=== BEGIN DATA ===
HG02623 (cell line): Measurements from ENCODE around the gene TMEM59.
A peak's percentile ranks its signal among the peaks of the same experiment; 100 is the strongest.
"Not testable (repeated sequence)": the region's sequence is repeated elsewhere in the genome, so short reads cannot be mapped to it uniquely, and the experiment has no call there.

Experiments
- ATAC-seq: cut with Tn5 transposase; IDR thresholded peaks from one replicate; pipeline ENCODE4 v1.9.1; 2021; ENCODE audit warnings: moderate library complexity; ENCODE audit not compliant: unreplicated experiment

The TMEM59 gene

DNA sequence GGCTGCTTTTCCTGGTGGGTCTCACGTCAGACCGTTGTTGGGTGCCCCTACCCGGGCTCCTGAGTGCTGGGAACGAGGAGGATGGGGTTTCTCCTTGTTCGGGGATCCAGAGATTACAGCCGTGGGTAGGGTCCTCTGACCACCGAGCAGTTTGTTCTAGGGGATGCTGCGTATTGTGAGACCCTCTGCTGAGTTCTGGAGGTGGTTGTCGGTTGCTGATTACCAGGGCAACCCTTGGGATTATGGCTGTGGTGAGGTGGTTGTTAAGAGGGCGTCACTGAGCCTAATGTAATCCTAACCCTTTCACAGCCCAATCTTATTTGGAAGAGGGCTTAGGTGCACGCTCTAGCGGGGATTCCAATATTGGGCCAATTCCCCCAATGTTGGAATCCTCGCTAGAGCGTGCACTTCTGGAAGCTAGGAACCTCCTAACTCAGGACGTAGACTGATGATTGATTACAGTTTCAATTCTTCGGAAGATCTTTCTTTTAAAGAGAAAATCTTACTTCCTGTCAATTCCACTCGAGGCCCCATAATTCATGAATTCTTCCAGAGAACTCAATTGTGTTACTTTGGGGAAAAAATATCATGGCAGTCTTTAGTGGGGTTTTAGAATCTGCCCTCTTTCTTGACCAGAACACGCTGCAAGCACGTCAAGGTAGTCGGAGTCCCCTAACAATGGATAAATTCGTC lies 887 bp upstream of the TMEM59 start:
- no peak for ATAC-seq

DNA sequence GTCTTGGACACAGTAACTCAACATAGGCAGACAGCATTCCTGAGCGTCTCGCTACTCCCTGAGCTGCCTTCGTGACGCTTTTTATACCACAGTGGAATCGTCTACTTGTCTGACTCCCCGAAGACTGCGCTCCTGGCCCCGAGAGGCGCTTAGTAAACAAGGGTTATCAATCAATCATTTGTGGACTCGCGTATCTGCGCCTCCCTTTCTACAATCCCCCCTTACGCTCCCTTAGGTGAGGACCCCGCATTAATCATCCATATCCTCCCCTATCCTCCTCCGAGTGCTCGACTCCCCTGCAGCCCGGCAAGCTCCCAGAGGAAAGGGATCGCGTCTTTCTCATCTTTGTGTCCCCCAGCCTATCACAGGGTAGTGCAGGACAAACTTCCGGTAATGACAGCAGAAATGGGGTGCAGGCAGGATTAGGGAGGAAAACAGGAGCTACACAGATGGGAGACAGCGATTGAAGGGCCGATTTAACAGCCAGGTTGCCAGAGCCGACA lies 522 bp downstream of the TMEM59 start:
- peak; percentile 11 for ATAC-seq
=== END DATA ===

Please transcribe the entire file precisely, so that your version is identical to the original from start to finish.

HG02623 (cell line): Measurements from ENCODE around the gene TMEM59.
A peak's percentile ranks its signal among the peaks of the same experiment; 100 is the strongest.
"Not testable (repeated sequence)": the region's sequence is repeated elsewhere in the genome, so short reads cannot be mapped to it uniquely, and the experiment has no call there.

Experiments
- ATAC-seq: cut with Tn5 transposase; IDR thresholded peaks from one replicate; pipeline ENCODE4 v1.9.1; 2021; ENCODE audit warnings: moderate library complexity; ENCODE audit not compliant: unreplicated experiment

The TMEM59 gene

DNA sequence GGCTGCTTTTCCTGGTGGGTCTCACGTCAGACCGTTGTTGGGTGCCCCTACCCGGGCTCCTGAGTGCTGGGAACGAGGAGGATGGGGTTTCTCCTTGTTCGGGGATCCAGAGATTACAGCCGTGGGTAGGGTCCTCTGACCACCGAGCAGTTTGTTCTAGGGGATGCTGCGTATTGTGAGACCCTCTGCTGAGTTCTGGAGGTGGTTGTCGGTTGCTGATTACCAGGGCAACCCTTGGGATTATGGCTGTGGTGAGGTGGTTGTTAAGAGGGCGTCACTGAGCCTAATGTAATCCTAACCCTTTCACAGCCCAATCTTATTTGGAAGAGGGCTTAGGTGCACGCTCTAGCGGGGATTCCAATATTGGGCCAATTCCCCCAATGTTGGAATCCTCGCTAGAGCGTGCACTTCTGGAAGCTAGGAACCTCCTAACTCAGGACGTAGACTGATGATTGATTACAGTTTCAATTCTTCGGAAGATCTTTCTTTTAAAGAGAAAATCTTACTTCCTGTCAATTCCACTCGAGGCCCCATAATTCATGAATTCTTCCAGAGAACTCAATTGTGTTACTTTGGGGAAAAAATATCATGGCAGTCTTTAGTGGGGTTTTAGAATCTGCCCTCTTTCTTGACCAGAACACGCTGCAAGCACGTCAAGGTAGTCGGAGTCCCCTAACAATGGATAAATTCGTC lies 887 bp upstream of the TMEM59 start:
- no peak for ATAC-seq

DNA sequence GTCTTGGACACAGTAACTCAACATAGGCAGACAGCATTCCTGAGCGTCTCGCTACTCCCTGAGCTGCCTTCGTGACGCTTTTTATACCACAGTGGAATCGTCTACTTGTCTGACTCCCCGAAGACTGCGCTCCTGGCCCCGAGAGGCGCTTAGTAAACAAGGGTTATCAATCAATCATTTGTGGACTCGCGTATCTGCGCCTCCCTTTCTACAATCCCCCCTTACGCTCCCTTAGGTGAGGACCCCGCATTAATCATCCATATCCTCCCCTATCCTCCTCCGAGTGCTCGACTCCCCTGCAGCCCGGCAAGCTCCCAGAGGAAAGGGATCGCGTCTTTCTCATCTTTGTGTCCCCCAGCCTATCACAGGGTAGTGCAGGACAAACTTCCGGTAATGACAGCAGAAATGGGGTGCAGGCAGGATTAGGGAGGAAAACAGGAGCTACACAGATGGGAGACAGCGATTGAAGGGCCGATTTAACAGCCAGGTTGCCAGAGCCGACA lies 522 bp downstream of the TMEM59 start:
- peak; percentile 11 for ATAC-seq